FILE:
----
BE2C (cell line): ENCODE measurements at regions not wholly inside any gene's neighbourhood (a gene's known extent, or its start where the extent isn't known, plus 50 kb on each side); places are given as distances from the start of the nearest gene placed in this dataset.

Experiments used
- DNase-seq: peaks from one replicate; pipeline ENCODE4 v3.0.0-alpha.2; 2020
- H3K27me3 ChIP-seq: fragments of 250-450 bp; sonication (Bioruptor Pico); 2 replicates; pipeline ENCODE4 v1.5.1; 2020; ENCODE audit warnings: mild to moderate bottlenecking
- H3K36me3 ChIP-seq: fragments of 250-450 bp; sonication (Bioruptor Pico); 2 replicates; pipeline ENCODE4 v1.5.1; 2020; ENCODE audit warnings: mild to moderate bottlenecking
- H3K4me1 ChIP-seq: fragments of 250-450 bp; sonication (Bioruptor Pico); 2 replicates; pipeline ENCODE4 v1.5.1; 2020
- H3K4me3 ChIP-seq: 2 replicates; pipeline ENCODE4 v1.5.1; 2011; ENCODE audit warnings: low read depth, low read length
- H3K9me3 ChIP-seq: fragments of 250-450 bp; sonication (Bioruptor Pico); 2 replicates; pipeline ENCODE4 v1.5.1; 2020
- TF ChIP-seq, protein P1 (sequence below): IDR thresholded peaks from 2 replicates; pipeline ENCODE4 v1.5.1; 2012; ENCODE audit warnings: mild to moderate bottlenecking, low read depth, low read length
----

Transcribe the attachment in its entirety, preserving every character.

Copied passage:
BE2C (cell line): ENCODE measurements at regions not wholly inside any gene's neighbourhood (a gene's known extent, or its start where the extent isn't known, plus 50 kb on each side); places are given as distances from the start of the nearest gene placed in this dataset.

Experiments used
- DNase-seq: peaks from one replicate; pipeline ENCODE4 v3.0.0-alpha.2; 2020
- H3K27me3 ChIP-seq: fragments of 250-450 bp; sonication (Bioruptor Pico); 2 replicates; pipeline ENCODE4 v1.5.1; 2020; ENCODE audit warnings: mild to moderate bottlenecking
- H3K36me3 ChIP-seq: fragments of 250-450 bp; sonication (Bioruptor Pico); 2 replicates; pipeline ENCODE4 v1.5.1; 2020; ENCODE audit warnings: mild to moderate bottlenecking
- H3K4me1 ChIP-seq: fragments of 250-450 bp; sonication (Bioruptor Pico); 2 replicates; pipeline ENCODE4 v1.5.1; 2020
- H3K4me3 ChIP-seq: 2 replicates; pipeline ENCODE4 v1.5.1; 2011; ENCODE audit warnings: low read depth, low read length
- H3K9me3 ChIP-seq: fragments of 250-450 bp; sonication (Bioruptor Pico); 2 replicates; pipeline ENCODE4 v1.5.1; 2020
- TF ChIP-seq, protein P1 (sequence below): IDR thresholded peaks from 2 replicates; pipeline ENCODE4 v1.5.1; 2012; ENCODE audit warnings: mild to moderate bottlenecking, low read depth, low read length